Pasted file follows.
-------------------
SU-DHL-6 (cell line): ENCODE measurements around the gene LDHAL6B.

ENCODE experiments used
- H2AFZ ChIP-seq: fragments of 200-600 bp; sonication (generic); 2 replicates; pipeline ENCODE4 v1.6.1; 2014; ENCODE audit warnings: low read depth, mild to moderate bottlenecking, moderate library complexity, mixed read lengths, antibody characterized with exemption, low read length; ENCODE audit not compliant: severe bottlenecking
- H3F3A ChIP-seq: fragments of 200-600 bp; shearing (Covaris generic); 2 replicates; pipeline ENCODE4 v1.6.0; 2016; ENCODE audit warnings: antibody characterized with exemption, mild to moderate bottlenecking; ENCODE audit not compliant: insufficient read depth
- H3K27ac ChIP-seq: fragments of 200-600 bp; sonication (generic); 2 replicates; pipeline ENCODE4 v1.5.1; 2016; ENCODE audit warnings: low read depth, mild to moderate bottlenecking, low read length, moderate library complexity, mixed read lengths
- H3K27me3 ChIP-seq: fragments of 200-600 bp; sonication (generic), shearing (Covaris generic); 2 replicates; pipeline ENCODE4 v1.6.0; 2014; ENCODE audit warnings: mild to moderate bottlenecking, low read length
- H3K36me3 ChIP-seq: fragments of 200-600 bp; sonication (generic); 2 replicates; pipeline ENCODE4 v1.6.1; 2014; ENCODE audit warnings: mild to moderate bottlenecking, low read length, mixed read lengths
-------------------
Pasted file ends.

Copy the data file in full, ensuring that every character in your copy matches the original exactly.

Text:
SU-DHL-6 (cell line): ENCODE measurements around the gene LDHAL6B.

ENCODE experiments used
- H2AFZ ChIP-seq: fragments of 200-600 bp; sonication (generic); 2 replicates; pipeline ENCODE4 v1.6.1; 2014; ENCODE audit warnings: low read depth, mild to moderate bottlenecking, moderate library complexity, mixed read lengths, antibody characterized with exemption, low read length; ENCODE audit not compliant: severe bottlenecking
- H3F3A ChIP-seq: fragments of 200-600 bp; shearing (Covaris generic); 2 replicates; pipeline ENCODE4 v1.6.0; 2016; ENCODE audit warnings: antibody characterized with exemption, mild to moderate bottlenecking; ENCODE audit not compliant: insufficient read depth
- H3K27ac ChIP-seq: fragments of 200-600 bp; sonication (generic); 2 replicates; pipeline ENCODE4 v1.5.1; 2016; ENCODE audit warnings: low read depth, mild to moderate bottlenecking, low read length, moderate library complexity, mixed read lengths
- H3K27me3 ChIP-seq: fragments of 200-600 bp; sonication (generic), shearing (Covaris generic); 2 replicates; pipeline ENCODE4 v1.6.0; 2014; ENCODE audit warnings: mild to moderate bottlenecking, low read length
- H3K36me3 ChIP-seq: fragments of 200-600 bp; sonication (generic); 2 replicates; pipeline ENCODE4 v1.6.1; 2014; ENCODE audit warnings: mild to moderate bottlenecking, low read length, mixed read lengths